Twist of the Wrist Vol II: Notes & Summary on Motorcycling Better

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“I hope you enjoy the Twist of the Wrist video,” read a note written by my friend Melissa of California, who is also now a proud owner of a Buell Blast. “I thought it was very good, but my abilities aren’t even close to being as good as the ‘bumbling’ riders at the beginning.”

It took me a couple months, but I finally got around to watching the DVD Melissa sent me along with the note. And she was right—the video was very good, assuming you can get past the horrible, cheesy acting and the abrasive voice of the British-accented narrator. It was so packed with information about how to corner on your motorcycle with the deftness of a Superbike racer that I found my finger hitting the rewind and pause buttons several times.

The most important handling tips that stuck in my head were:

  • Always counter-steer to turn: Push (down/forward) on the right handlebar grip to turn right, and on the left handlebar grip to turn left. This will instigate a lean and a turn.
  • Good throttle control is vital through a turn. Once throttle is cracked opened, it is rolled on evenly, smoothly and constantly throughout remainder of turn.
  • Don’t ride with a death grip. Also, keep arms relaxed.
  • When pushing the limits, riders usually turn in too soon. Best to stay on the outside, then look through the corner without actually turning, and then start turning once the apex and best line through it can be seen.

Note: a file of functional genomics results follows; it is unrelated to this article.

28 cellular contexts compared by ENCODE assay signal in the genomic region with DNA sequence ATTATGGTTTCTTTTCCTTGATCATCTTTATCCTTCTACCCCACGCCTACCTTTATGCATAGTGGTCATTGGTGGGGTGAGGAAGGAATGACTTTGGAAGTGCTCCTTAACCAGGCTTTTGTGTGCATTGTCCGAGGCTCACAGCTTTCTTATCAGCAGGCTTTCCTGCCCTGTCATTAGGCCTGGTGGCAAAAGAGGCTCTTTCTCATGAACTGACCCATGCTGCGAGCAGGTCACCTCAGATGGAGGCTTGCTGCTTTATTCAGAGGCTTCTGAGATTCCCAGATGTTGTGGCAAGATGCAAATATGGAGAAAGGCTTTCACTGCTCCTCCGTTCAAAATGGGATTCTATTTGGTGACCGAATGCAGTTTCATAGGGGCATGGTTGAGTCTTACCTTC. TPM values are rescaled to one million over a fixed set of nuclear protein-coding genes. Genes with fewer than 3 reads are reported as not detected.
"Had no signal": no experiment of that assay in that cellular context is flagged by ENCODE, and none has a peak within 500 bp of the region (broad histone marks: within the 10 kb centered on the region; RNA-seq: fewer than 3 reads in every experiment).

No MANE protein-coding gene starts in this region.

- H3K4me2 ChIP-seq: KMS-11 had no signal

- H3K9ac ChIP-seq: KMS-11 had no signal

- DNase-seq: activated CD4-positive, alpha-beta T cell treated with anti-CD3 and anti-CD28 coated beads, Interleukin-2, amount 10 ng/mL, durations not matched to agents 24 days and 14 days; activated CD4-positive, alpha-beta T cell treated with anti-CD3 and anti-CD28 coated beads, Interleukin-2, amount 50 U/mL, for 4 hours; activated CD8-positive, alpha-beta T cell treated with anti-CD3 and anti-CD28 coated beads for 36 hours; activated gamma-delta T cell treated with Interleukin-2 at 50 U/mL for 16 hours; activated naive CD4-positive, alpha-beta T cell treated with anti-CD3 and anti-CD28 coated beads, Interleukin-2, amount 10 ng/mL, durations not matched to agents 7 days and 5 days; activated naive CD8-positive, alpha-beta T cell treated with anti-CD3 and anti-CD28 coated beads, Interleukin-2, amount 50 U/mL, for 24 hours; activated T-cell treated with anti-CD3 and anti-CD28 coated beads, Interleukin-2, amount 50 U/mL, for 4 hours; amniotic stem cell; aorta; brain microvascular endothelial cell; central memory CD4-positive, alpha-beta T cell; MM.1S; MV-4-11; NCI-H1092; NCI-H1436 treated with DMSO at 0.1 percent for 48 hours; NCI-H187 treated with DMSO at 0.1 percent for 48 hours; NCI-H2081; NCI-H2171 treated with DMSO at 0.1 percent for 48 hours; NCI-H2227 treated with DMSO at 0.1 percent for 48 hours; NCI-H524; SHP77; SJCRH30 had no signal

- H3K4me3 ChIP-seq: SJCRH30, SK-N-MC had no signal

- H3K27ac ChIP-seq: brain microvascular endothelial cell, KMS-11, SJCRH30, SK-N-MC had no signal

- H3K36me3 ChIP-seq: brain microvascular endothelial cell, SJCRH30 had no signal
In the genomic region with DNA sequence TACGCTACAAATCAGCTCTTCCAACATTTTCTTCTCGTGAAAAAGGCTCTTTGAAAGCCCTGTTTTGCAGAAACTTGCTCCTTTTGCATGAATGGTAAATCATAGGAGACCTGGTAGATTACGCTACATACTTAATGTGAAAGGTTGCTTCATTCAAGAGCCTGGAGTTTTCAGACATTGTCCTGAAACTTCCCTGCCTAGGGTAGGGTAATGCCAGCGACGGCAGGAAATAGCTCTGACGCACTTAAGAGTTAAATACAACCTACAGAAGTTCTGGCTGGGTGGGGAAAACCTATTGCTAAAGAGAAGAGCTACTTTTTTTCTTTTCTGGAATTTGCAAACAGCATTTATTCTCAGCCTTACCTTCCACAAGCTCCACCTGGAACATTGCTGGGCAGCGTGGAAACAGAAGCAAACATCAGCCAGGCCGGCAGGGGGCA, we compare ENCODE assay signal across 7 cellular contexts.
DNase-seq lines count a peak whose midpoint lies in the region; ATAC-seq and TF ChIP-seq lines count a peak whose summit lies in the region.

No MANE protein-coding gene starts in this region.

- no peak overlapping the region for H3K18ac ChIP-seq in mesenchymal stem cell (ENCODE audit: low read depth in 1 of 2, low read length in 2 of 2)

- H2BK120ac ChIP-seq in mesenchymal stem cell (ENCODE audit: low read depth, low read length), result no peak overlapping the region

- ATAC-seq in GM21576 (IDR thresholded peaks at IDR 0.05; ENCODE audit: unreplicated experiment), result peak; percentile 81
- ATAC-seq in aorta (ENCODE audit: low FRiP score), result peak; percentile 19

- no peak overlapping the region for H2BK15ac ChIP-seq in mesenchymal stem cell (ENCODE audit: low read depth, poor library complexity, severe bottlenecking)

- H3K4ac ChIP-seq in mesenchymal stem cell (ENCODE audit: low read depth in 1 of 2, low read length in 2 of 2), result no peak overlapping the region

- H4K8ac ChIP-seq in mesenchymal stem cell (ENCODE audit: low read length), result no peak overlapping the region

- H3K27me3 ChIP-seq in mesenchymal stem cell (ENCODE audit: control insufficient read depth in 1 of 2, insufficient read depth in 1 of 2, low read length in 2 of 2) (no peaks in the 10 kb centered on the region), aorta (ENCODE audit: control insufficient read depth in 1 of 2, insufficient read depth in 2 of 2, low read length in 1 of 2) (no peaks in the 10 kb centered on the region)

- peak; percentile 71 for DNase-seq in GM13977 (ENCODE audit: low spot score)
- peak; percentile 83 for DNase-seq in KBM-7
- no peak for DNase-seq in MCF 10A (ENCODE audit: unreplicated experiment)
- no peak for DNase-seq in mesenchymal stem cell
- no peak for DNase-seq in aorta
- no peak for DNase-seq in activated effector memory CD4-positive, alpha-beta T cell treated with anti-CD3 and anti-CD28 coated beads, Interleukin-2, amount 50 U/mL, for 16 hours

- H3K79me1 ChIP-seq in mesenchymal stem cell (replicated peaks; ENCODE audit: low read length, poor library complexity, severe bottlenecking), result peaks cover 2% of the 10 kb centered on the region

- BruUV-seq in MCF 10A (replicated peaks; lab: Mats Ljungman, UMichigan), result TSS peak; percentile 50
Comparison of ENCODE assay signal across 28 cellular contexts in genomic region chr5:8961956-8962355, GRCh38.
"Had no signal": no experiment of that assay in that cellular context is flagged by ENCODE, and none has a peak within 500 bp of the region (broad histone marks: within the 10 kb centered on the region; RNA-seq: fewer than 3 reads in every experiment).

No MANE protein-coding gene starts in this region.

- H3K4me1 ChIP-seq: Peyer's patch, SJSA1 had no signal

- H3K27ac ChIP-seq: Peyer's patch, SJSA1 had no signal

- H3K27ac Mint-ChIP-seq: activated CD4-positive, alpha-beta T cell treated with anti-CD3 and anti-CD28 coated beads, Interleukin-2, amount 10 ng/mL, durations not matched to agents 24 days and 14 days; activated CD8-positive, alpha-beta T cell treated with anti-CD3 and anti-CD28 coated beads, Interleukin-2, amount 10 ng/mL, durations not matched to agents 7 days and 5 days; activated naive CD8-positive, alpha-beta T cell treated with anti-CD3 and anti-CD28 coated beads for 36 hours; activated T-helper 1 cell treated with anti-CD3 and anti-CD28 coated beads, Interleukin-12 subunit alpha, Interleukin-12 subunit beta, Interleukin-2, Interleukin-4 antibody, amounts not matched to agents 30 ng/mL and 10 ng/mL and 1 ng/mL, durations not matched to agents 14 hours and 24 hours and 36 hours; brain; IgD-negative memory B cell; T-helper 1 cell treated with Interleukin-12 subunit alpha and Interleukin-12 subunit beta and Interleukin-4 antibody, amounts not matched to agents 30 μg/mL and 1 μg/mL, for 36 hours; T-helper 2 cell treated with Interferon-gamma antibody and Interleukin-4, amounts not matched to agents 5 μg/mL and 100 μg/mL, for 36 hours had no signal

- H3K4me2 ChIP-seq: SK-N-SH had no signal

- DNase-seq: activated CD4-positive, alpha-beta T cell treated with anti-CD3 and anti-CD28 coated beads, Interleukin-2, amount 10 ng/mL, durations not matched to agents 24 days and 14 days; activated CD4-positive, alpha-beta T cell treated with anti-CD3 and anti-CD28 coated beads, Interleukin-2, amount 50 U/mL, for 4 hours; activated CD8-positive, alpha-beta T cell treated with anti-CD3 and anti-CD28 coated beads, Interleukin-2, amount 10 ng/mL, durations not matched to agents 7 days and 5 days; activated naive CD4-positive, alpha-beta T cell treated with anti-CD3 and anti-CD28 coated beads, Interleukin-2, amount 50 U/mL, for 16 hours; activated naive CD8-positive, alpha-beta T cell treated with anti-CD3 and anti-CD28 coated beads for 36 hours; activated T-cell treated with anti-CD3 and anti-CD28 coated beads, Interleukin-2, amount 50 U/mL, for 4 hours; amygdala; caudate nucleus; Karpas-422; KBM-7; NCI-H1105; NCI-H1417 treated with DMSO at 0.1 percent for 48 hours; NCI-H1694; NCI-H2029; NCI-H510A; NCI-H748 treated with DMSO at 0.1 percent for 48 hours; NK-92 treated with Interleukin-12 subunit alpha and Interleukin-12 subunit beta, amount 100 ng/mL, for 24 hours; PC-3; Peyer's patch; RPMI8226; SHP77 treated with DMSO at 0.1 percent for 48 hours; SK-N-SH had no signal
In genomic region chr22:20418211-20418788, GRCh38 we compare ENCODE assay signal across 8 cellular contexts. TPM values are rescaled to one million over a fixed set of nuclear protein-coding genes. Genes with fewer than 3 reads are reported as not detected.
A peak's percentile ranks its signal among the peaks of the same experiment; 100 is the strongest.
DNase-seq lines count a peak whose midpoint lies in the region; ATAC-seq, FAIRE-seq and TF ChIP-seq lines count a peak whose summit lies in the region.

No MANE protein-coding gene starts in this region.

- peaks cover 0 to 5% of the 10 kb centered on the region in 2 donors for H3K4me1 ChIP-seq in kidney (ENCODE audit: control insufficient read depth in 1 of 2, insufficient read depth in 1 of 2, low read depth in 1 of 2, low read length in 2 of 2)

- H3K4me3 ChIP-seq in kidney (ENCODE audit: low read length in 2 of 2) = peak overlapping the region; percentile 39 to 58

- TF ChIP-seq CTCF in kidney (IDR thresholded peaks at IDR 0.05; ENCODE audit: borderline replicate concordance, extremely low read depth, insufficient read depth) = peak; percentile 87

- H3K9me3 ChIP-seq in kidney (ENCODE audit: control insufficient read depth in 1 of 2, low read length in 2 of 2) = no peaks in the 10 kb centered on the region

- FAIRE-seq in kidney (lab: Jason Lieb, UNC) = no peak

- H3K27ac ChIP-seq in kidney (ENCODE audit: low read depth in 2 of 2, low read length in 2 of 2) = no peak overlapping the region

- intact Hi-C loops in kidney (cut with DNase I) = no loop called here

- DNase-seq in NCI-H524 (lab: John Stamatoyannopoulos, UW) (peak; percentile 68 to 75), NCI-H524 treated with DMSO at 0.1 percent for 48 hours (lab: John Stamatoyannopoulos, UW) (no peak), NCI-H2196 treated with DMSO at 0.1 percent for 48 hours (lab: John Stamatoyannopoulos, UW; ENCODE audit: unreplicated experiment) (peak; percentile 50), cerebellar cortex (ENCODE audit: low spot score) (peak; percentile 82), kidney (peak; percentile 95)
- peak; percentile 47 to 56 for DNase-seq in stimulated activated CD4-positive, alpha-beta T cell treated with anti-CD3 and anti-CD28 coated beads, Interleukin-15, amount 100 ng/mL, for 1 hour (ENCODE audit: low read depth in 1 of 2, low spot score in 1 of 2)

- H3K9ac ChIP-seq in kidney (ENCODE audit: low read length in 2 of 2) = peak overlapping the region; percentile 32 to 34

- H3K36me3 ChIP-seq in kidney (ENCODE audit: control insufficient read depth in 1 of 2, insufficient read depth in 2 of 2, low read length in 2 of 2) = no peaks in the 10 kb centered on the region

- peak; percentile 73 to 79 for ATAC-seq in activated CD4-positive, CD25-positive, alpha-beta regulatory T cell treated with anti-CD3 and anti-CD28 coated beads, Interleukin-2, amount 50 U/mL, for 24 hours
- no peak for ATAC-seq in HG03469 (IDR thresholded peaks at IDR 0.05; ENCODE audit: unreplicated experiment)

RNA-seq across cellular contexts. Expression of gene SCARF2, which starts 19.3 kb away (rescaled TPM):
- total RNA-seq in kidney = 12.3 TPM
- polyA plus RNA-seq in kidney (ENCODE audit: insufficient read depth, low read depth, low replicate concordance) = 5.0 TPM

Below are additional notes I took while watching the Twist of the Wrist, Vol. II.

Notes

All two-wheeled vehicles steer differently from
three- and four-wheeled vehicles

  • For tricycles and bikes with training wheels, you
    turn the handlebars in the direction you want to go
    • Raise the training wheels and this no longer
      works.  Turning the handlebars right and the bike leans left.
    • Training wheels therefore not a good method to teach
      a kid?
  • Countersteer instead with bar pressure.  Push
    inside bar to lean and turn more
    • body steering and putting pressure on pegs do very
      little to
    • lean steering is a myth of riding

Survival Reactions (SR’s) ruin rider’s hope of
being confident and in control

  1. body steering instead of counter-steering so starts
    out wide
  2. chopping the gas mid-turn from panic
  3. tightening on the bars
  4. counterleaning: increases bike lean but doesn’t
    tighten up turn as much as he had hope